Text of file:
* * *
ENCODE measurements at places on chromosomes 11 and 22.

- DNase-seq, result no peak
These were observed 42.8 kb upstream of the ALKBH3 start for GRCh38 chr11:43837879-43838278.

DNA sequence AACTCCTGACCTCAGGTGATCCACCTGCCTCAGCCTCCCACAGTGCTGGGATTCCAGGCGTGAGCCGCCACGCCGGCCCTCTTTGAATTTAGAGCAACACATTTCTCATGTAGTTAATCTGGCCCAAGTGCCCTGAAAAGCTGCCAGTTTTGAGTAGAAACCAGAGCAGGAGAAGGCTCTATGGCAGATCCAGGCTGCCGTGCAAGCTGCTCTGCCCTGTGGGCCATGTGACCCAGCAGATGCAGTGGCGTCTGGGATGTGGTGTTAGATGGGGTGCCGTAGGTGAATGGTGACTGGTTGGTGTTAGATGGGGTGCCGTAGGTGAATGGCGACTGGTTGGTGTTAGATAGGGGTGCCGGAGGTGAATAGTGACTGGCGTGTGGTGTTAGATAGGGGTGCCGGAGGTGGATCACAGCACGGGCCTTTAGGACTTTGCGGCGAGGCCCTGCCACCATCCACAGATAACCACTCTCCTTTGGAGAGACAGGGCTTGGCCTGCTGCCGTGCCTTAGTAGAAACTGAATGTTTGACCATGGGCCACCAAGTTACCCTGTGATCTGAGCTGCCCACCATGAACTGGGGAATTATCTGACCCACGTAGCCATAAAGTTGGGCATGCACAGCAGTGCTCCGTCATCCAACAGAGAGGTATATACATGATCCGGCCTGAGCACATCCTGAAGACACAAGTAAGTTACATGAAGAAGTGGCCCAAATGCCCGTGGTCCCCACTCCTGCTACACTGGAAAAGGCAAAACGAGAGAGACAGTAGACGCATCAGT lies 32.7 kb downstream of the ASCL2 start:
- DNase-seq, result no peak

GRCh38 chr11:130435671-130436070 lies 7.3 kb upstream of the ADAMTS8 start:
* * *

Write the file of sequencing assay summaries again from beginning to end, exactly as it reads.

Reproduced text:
ENCODE measurements at places on chromosomes 11 and 22.

- DNase-seq, result no peak
These were observed 42.8 kb upstream of the ALKBH3 start for GRCh38 chr11:43837879-43838278.

DNA sequence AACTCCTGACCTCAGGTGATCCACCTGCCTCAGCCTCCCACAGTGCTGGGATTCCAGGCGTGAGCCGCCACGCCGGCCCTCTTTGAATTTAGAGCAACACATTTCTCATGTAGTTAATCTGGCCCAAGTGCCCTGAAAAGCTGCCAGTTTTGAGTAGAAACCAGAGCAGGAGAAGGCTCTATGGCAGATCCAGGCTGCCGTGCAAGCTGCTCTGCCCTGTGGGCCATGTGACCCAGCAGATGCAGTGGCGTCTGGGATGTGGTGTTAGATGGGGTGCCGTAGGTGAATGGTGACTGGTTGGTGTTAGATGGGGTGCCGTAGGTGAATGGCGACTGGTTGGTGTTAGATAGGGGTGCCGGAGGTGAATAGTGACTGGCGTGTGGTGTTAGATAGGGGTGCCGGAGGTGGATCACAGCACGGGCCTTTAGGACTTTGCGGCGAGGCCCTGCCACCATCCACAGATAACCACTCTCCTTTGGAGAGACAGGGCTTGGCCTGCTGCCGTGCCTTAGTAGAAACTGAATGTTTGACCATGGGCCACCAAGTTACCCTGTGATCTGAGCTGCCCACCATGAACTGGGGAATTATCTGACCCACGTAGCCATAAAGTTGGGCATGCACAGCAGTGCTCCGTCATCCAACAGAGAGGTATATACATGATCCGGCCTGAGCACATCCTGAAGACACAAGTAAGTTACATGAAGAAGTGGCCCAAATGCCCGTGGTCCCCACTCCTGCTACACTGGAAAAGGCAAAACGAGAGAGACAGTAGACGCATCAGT lies 32.7 kb downstream of the ASCL2 start:
- DNase-seq, result no peak

GRCh38 chr11:130435671-130436070 lies 7.3 kb upstream of the ADAMTS8 start: